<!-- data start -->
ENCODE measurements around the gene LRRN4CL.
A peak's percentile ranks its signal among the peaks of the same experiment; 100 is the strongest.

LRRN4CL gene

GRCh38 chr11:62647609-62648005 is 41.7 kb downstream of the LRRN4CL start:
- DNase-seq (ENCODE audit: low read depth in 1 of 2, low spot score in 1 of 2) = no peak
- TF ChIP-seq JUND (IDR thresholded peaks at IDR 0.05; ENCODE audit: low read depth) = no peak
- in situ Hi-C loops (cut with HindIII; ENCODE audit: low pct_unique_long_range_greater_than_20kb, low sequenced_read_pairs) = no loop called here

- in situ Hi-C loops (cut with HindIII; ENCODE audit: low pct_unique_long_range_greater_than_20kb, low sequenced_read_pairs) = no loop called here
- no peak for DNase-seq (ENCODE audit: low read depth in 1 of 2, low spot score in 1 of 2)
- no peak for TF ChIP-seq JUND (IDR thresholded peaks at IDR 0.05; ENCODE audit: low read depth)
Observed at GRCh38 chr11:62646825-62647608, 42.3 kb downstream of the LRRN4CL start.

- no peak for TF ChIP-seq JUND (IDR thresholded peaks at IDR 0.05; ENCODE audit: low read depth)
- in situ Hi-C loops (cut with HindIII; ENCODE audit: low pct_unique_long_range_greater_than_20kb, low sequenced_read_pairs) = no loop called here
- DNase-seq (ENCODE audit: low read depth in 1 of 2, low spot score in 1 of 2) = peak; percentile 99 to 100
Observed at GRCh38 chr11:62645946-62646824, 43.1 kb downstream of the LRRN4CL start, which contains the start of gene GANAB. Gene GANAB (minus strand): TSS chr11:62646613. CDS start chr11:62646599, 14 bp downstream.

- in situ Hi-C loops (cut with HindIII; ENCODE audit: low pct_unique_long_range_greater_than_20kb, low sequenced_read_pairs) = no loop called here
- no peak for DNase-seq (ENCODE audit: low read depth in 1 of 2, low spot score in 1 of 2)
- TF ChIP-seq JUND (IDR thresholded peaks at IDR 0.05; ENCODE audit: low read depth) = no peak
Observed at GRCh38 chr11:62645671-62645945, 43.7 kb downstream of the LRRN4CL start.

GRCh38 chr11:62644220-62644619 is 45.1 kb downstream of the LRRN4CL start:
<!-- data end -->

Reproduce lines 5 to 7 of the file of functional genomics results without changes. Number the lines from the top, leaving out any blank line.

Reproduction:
- DNase-seq (ENCODE audit: low read depth in 1 of 2, low spot score in 1 of 2) = no peak
- TF ChIP-seq JUND (IDR thresholded peaks at IDR 0.05; ENCODE audit: low read depth) = no peak
- in situ Hi-C loops (cut with HindIII; ENCODE audit: low pct_unique_long_range_greater_than_20kb, low sequenced_read_pairs) = no loop called here